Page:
War of the Rebellion: Serial 086 Page 0816 LOUISIANA AND THE TRANS-MISSISSIPPI. Chapter LIII.

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Franklin, Tex., December 9, 1864.

Honorable JOHN S. WATTS,

Santa Fe, N. Mex.:

MY DEAR JUDGE: Over two years ago I wrote a letter to the Attorney-General of the United States, calling his attention to the fact that large amounts of property in the northwestern corner or portion of Texas had been abandoned by secessionists who had left the country when Sibley's forces retreated from New Mexico, and I suggested to the honorable Mr. Bates the importance of having some action taken by Congress with a view to the confiscation and sale of this property, the courts of New Mexico having no jurisdiction in the premises. No reply was made to my communication and no action had by Congress. There are other matters of importance in this part of the State of Texas which can only be adjusted by civil tribunals. Almost daily appeals are made to myself to decide points which are grave of themselves, but which cannot properly be recognized as coming within the purview of a military commander. The only remedy that can be applied to regulate all these matters will be for Congress to pass an act establishing a district court, provisional or permanent, for the El Paso District. Rights to property, real and personal, and all other matters of civil polity, can have no permanent adjustment until this be done,, and it seems to be very hard form innocent parties, or rightful owners, to be deprived of their privileges as citizens, because a portion of the State still remains in rebellion. I earnestly entreat that you will use your utmost endeavors to procure by some action of the present Congress a relief from this state of affairs.

I am, dear judge, very respectfully, your obedient servant,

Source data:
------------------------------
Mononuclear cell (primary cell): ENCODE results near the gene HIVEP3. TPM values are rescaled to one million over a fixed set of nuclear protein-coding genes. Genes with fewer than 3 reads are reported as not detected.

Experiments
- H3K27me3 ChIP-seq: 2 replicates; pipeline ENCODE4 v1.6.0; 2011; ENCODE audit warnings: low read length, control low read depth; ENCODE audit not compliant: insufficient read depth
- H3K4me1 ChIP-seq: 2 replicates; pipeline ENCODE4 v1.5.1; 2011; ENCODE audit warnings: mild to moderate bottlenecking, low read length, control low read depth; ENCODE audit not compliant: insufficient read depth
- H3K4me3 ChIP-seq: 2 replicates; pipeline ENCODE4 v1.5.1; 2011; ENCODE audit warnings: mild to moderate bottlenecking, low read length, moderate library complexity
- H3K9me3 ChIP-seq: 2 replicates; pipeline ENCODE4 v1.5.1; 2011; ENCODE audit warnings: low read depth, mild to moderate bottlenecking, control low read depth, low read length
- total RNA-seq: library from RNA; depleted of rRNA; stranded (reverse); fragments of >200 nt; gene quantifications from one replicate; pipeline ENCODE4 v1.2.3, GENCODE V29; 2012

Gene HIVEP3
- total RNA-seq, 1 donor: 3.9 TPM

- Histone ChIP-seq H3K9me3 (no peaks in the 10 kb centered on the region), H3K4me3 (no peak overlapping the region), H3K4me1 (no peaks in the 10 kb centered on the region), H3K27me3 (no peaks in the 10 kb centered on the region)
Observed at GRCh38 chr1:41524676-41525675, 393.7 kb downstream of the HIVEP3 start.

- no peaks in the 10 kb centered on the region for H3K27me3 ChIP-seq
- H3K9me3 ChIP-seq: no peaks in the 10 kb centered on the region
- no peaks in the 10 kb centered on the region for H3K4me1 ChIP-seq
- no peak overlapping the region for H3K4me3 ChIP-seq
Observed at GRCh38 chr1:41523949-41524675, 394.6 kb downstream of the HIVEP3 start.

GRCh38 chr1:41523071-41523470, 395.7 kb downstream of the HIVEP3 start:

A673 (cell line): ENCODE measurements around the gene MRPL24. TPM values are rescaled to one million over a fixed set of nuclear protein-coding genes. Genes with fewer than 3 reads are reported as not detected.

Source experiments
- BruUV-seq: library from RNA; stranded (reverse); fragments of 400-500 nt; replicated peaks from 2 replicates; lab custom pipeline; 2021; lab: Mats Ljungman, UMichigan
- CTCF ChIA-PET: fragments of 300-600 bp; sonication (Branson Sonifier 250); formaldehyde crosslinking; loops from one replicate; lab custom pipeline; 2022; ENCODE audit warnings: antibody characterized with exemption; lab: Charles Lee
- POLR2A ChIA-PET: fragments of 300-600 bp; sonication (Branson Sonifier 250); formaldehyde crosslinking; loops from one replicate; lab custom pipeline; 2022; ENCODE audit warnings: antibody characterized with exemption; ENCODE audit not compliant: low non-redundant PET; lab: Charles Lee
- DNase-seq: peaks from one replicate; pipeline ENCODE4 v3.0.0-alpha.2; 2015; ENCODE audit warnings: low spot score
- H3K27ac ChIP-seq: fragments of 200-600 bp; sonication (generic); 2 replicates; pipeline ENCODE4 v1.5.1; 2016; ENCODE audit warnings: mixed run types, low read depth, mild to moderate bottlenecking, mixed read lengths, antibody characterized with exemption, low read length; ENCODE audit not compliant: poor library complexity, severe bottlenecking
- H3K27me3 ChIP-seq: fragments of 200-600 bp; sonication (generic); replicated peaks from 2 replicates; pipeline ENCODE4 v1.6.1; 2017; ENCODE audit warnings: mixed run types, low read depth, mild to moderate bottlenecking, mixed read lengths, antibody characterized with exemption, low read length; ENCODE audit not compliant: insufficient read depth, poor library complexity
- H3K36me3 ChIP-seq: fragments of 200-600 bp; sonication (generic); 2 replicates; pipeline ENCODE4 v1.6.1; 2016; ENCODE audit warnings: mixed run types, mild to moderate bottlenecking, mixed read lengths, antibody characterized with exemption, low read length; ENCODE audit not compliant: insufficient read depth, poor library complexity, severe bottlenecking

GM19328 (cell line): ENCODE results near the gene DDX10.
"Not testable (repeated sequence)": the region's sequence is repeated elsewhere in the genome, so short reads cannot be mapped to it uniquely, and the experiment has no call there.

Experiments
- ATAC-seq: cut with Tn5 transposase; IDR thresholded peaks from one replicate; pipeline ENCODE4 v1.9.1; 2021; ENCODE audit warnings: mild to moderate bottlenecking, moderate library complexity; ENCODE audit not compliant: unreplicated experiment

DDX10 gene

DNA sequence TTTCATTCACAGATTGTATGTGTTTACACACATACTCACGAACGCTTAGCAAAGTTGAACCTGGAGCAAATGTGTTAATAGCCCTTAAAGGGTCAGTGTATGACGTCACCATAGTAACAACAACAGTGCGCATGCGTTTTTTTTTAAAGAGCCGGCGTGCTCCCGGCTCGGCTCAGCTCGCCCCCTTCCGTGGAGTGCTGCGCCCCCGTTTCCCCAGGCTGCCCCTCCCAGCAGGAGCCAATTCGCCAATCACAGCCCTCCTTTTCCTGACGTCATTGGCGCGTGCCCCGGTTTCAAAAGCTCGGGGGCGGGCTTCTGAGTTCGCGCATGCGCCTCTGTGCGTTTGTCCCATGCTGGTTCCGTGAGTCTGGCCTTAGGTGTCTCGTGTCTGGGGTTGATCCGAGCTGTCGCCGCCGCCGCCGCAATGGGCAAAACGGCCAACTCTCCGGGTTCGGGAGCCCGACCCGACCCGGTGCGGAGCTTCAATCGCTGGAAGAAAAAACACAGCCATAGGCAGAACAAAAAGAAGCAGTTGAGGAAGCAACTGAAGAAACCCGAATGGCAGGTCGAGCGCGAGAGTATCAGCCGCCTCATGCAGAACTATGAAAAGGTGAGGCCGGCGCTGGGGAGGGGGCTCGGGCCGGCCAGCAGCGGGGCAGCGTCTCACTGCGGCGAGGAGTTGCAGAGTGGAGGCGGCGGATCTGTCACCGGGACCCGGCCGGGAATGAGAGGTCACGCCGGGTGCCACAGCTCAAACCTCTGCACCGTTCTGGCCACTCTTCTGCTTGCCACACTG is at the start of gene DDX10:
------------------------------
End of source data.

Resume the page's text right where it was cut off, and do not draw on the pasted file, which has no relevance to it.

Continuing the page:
Brigadier-General, Commanding.


Washington City, December 10, 1864.

Major General E. R. S. CANBY,

Commanding Mil. Div. of West Mississippi, New Orleans, La.:

GENERAL: It is deemed very important by this Department that adequate protection should be afforded, according to the power of the Government, to the leased plantations and those worked by loyal owners along the Mississippi River, in order to afford proper and necessary supplies and security for planting of crops and securing them for the market. The importance of this security and the advantage of thus obtaining a supply of cotton for the market cannot very well be overestimated. You will please, therefore, direct your attention to this very important subject, and give such instructions to the commanders of military departments, posts, detachments, and other forces in your division, and upon the banks of the Mississippi under your command, as may, without prejudice to the service, accomplish this desired object. You will, of course, observe that this instruction is not designed to interfere with any military operation that may be in your view or under your direction. The military operations, of course, are paramount, but next to them this subject is deemed important.

I am, truly, yours,


Secretary of War.